RIVERSIDE, Calif. (KABC) -- A ban on camping in the Santa Ana River bottom is now in effect in the city of Riverside after the city council approved the ordinance earlier this summer.
The new law is meant to address the dozens of homeless encampments in the river bottom, and the fire danger they pose to the surrounding area.
"We respond into the Santa Ana River at least once a day for some kind of vegetation fire, warming fire or cooking fire," said Riverside Fire Captain Greg White. "And that doesn't include all the calls for medical aid along the river."
White estimates that there are at least 40 homeless encampments in the portion of the Santa Ana River that's located within the Riverside city limits.
"Our main goal is to make that connection and establish trust with the community down here to hopefully get them into housing," said White.
"If we find an abandoned camp, or items that have been left, we'll tag it and in 48 hours clean it up. We're not down here forcefully removing individuals from their homes, but we're going to continue to provide that outreach as we move through this process."
"They've been coming around," said one resident who preferred not to be identified. "A lot of the people who live here have mental problems; so where would they be going to?"
Riverside resident Karina Bravo said she's been living in the river bottom for more than six years.
"(Officials) tell us to move and leave. We leave our belongings and they come and bulldoze us, and we have nowhere else to go."
Bravo lives in a portion of the river bottom that's outside the city limits, so the ban on camping doesn't apply to her. Still, she said she's been trying to find more permanent shelter, but it hasn't been easy.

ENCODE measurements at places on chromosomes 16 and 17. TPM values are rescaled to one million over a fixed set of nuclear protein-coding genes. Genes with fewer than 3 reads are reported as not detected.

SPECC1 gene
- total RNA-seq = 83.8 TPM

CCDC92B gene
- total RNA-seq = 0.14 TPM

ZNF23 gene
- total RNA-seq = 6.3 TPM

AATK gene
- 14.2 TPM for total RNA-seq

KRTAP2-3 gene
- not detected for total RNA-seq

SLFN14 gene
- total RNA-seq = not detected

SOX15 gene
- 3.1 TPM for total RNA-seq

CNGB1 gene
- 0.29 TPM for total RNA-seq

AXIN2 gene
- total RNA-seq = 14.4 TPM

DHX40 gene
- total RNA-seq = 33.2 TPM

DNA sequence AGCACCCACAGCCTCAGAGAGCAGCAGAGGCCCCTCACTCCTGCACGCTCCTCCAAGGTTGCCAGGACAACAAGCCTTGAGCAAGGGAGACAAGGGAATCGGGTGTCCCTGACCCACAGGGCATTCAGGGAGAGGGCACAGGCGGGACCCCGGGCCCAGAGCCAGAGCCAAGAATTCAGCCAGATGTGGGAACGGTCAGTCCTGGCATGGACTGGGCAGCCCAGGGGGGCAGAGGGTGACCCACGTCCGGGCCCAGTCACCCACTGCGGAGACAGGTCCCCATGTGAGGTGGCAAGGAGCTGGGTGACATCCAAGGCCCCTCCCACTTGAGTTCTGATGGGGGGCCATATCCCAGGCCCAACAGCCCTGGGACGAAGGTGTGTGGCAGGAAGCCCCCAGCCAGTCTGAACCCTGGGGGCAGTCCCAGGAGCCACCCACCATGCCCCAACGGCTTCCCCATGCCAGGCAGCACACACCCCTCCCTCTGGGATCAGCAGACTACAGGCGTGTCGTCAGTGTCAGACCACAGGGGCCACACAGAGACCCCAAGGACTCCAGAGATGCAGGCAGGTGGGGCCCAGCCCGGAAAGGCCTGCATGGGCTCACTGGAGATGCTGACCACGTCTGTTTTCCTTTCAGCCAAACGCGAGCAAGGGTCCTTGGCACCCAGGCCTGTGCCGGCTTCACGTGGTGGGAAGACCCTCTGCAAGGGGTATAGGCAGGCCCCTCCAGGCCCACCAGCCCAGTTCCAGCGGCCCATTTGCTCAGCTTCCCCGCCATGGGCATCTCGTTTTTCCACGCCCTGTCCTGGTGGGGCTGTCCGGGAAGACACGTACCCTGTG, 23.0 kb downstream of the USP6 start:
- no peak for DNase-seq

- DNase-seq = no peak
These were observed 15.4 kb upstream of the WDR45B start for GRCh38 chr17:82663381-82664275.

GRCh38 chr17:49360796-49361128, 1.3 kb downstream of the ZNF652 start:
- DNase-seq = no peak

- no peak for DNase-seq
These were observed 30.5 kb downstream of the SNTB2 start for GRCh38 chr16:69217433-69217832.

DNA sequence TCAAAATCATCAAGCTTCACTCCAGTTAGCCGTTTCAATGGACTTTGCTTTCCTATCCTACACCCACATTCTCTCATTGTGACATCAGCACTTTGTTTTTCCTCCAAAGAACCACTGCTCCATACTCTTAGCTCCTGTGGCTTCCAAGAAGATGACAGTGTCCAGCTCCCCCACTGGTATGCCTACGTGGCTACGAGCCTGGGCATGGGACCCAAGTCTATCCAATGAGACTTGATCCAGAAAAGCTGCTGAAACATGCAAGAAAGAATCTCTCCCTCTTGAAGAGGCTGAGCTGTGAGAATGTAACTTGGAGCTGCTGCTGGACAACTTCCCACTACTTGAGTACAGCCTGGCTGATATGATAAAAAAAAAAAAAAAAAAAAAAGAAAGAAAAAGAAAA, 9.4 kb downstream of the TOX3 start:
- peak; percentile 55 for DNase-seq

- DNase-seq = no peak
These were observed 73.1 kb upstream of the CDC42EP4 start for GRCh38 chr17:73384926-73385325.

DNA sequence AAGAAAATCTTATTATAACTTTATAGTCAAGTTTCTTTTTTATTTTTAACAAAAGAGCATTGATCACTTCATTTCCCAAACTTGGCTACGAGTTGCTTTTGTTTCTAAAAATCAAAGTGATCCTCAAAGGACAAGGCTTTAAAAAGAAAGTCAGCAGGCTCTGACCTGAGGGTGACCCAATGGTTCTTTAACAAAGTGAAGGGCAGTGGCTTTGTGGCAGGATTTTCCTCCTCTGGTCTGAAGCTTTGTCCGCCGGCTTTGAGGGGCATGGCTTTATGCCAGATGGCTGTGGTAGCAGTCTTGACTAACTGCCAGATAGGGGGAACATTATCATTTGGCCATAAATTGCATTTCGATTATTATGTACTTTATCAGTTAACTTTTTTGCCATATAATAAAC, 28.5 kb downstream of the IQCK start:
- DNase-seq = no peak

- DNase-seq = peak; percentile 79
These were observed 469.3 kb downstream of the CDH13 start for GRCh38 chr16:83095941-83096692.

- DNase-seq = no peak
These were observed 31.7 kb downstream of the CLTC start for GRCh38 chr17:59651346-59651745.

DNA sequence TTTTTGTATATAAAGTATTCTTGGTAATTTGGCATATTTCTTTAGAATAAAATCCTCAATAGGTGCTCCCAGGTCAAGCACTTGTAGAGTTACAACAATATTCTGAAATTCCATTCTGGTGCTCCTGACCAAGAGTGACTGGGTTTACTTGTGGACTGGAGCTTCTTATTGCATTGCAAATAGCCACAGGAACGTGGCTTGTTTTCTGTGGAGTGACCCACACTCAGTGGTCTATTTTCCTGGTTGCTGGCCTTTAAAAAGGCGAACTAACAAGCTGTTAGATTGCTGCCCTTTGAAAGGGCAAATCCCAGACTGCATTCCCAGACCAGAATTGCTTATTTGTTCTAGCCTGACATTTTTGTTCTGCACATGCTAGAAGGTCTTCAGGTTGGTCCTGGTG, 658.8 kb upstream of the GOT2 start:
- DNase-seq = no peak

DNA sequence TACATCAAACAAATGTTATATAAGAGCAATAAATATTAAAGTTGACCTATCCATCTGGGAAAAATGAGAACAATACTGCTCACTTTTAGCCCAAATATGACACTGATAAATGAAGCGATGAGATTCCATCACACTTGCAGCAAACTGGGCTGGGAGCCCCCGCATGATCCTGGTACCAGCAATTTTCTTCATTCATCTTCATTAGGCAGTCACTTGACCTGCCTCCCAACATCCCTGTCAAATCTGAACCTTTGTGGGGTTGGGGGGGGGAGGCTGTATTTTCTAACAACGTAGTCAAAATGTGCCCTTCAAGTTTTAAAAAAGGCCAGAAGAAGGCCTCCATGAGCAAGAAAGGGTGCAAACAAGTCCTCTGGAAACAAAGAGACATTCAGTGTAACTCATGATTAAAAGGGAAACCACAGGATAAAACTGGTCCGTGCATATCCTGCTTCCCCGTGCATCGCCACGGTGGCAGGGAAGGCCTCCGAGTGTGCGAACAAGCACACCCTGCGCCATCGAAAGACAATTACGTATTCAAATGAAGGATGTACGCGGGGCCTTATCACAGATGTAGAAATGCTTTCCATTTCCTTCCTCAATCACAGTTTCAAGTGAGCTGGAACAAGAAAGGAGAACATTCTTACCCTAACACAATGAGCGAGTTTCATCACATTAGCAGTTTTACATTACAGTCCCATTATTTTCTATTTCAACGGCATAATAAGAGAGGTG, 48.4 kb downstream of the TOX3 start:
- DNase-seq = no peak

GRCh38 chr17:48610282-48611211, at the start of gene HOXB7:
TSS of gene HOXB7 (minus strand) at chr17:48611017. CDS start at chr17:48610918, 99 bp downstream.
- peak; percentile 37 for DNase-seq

"I'm still waiting for them to give me some kind of assistance for me to leave the river bottom. This has been going on for a couple years now."
Not only do individuals living in the river need to go through the process of obtaining vital documents, like social security cards and other forms of identification, but they also need to apply for housing and fill out rental applications.
"I would say since we started in August, close to half the individuals are in some stage of the process," said White. "Whether it's getting provided vouchers for critical documentation, or an apartment application. Some of these people have lived down here for 10 and 20 years, and so having that connection with them has been critical to our team as we work with them."
Riverside city council member Clarissa Cervantes was the only vote against the ordinance when it passed in August.
"Where are they going to go?" asked Cervantes earlier this summer when she spoke about the ban on camping. "How are we going to help and support these individuals when my office is unable to house people who are calling us right now?"
But Riverside city council member Erin Edwards, who was a driving force behind the new ordinance, said the city is trying to balance the importance of having a safe environment for residents with needs of the homeless.
"We have been working tirelessly to make sure we understand how many people need shelter, what kinds of shelter, and how can we do our best to get people there."